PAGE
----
Ross Sawyers: [00:31:57] And then John Stonestreet wrote this book, A Practical Guide to Culture. John Stonestreet and Brett Kunkel, is an excellent read, helps to understand the culture, and the framework for what's going on. What are the lies? What are truths to counter the lies? How do we function in God's story? And then practically they talk about racial tension, entertainment, addiction, consumerism, gender identity, sexual orientation, pornography, and the hookup culture. And so if you're trying to figure out how to have dialogs with someone around those ideas, this is at least a resource that could be a help to you to bridge a gap. We've got gaps in the way we're communicating, and this will help bridge it to have real conversations.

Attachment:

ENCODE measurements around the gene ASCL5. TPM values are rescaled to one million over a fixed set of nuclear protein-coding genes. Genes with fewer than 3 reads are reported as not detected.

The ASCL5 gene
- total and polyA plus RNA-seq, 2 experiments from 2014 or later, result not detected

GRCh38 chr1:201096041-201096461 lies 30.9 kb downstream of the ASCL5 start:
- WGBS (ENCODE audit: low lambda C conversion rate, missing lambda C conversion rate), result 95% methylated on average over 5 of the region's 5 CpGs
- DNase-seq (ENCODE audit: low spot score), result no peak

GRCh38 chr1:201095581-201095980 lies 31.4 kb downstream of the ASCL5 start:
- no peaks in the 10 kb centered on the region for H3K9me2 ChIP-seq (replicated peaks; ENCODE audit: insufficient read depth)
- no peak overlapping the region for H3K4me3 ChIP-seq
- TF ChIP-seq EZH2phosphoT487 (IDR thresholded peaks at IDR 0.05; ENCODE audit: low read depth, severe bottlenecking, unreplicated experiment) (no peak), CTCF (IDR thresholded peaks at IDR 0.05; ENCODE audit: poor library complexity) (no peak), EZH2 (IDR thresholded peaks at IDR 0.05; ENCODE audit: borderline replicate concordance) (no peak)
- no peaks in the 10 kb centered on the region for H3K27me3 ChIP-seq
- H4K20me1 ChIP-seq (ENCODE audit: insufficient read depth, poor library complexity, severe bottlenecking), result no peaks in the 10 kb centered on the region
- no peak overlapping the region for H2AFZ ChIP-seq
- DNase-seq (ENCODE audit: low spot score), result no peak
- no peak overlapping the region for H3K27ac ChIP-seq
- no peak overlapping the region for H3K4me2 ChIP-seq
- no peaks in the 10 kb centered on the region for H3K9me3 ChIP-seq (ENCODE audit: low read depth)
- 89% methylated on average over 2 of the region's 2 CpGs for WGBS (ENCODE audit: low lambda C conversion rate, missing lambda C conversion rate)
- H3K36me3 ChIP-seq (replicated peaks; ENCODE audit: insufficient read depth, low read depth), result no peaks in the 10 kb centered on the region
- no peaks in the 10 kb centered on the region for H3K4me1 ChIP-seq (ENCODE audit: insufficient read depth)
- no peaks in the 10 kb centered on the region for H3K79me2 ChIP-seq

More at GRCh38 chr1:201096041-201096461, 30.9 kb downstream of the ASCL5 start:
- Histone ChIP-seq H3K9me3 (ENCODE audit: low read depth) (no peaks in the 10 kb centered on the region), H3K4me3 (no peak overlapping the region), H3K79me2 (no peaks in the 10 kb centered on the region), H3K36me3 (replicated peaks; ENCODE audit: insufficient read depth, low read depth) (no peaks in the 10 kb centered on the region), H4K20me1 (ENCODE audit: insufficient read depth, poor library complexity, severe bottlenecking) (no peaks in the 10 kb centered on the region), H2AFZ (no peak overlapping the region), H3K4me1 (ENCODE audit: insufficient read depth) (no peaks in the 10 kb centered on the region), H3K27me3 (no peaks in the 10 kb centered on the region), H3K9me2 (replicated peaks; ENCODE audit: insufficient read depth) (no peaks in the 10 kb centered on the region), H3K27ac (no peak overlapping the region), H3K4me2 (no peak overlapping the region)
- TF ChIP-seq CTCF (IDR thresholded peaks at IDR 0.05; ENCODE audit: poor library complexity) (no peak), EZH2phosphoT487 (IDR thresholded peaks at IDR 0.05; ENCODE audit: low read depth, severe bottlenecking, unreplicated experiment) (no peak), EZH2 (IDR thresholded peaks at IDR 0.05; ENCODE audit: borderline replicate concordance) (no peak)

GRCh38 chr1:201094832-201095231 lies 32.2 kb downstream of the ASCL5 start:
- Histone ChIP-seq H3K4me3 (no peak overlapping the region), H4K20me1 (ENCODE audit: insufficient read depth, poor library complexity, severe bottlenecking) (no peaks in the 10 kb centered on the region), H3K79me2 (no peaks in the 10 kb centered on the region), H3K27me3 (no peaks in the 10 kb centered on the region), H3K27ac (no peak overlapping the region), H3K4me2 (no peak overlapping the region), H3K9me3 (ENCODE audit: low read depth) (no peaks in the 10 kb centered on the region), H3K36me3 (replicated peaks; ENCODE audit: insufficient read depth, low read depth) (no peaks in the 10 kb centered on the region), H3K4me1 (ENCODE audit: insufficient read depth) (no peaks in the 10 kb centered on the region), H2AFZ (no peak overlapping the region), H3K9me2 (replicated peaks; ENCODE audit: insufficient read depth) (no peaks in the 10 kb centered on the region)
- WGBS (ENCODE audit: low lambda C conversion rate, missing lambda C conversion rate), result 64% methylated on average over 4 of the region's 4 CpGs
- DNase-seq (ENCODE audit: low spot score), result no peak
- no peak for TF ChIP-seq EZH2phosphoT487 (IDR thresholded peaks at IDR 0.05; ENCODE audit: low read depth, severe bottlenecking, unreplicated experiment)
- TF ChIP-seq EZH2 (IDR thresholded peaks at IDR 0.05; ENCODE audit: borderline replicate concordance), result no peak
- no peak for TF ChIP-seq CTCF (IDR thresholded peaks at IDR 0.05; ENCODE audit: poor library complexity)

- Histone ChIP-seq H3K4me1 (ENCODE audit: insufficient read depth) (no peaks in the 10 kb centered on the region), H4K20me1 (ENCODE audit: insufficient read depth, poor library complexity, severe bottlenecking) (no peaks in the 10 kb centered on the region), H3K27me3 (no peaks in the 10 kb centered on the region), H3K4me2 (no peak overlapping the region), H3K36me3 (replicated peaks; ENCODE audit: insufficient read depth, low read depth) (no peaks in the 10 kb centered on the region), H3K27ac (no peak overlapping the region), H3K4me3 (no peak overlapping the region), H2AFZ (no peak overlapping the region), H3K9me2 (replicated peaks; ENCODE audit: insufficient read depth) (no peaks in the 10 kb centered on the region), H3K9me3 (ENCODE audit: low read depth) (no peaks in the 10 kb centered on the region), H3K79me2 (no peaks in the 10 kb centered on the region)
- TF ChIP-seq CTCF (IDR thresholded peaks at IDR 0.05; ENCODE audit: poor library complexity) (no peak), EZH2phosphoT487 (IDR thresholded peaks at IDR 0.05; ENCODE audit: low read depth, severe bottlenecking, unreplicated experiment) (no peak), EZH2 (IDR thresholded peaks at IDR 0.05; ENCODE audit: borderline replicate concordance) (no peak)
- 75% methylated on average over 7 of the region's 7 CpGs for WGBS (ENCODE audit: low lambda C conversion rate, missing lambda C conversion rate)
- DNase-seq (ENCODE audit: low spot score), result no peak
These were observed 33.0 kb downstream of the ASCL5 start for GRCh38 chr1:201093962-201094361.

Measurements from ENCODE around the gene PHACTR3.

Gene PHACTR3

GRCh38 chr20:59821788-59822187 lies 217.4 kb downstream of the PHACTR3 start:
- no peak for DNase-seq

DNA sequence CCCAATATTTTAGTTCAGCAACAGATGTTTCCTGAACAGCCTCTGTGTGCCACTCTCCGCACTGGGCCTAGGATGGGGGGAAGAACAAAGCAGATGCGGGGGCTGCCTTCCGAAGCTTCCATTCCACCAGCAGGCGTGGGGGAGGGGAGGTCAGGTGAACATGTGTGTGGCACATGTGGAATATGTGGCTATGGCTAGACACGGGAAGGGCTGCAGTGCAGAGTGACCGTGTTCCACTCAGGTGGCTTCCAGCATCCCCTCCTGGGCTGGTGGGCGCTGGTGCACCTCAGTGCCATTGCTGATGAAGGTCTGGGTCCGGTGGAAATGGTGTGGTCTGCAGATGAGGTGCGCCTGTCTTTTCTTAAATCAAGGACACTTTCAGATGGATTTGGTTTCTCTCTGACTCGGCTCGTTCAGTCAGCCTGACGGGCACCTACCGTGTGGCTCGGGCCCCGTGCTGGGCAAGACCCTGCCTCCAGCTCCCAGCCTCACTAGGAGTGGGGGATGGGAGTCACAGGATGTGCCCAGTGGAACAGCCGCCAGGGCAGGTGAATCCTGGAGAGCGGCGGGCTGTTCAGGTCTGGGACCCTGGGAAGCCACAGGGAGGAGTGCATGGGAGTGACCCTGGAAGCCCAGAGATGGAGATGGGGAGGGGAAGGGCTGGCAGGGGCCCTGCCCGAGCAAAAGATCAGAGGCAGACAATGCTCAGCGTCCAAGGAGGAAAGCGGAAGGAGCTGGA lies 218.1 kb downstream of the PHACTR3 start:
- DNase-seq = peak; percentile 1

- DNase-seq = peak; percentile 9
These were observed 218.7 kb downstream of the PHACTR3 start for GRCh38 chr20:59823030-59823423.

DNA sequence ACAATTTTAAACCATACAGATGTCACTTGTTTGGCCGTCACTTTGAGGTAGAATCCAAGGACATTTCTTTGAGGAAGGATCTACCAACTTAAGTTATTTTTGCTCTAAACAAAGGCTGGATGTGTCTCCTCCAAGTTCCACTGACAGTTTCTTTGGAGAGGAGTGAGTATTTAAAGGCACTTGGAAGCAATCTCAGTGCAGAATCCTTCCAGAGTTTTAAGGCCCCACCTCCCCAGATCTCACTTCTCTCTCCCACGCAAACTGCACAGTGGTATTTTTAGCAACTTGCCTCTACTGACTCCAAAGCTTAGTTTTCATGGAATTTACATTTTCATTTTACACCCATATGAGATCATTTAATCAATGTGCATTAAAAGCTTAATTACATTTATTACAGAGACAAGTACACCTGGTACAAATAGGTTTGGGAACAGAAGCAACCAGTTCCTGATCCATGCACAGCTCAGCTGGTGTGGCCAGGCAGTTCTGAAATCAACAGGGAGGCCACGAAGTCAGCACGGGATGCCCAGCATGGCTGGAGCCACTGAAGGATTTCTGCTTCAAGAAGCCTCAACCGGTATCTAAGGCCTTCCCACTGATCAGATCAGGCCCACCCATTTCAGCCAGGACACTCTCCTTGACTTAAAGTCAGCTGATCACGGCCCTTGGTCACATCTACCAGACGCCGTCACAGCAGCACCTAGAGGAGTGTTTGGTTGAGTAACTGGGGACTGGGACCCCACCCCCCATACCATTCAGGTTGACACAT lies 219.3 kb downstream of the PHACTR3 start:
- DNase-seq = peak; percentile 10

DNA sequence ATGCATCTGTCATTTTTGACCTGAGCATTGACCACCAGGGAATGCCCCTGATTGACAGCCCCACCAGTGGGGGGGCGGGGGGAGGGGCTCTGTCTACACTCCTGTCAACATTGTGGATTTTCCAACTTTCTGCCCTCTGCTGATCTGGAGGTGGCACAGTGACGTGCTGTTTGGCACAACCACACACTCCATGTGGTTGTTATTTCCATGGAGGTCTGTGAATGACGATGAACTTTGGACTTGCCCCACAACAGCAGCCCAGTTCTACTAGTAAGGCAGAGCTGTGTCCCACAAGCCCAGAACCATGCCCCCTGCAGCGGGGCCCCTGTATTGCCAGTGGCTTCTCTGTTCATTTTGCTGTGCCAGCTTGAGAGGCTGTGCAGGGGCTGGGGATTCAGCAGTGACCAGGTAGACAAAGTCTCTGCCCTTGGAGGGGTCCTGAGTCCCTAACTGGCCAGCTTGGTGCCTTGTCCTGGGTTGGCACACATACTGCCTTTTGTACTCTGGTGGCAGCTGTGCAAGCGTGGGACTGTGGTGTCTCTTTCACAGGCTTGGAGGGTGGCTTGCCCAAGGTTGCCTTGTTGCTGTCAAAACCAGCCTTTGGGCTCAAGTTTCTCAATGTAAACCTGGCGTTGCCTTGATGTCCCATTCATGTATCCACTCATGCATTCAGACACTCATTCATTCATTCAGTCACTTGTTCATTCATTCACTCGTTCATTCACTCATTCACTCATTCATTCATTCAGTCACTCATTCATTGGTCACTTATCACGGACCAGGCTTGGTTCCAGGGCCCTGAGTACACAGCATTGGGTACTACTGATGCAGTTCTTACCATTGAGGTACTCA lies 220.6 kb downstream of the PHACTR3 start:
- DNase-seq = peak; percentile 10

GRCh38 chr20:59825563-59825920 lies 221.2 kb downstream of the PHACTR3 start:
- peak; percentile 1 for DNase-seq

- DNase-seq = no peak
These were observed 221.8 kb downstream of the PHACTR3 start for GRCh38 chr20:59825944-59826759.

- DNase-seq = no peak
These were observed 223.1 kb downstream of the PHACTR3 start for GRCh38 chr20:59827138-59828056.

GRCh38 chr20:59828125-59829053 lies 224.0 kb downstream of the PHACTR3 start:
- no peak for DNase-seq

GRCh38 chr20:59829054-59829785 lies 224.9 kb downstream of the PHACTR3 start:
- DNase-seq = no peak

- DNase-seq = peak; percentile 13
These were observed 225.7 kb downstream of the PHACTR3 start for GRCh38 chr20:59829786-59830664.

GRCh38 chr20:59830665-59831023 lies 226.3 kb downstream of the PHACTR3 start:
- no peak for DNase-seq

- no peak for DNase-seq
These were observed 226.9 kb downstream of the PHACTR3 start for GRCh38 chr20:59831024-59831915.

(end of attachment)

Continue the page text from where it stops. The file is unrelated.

Ross Sawyers: [00:32:43] And that's exactly what Paul did, so he, on one hand, he understood the ideas, and he also clearly understood the truth of scripture. Now he's building bridges to the truth. Let's look at verse 22, "So Paul stood in the midst of the Areopagus and said, “Men of Athens, I observe that you are very religious in all respects." What he's doing here is looking for common ground. He's noticed they have these idols, these temples, and they're religious people, he's affirming that, I notice that you're religious people. And I think that's important when we think about being out among people, how do we communicate Jesus? We look for common ground. And one of the ways, here are two examples of how we can do that today. One is unity, we live in a nation where people of all segments want unity. The problem is we're more divided and more fractured than ever. What people are trying to do to achieve unity will not work, but I can build a bridge with that, with someone who's not a follower of Jesus. Do you know what? I know that you value unity, and so do I. Could I share with you a different story of how unity can be found? In Ephesians chapter 2, unity is found at the cross of Jesus, it's the great equalizer. It's there when a person comes to know Jesus that we find a unity together as brothers and sisters in Christ and it's lasting and it crosses all segments of society, it's possible in Jesus. See what I'm doing, I'm taking unity and saying, okay, we can actually have unity, but I want to tell you a different story, let me share another one that might be easier to grab.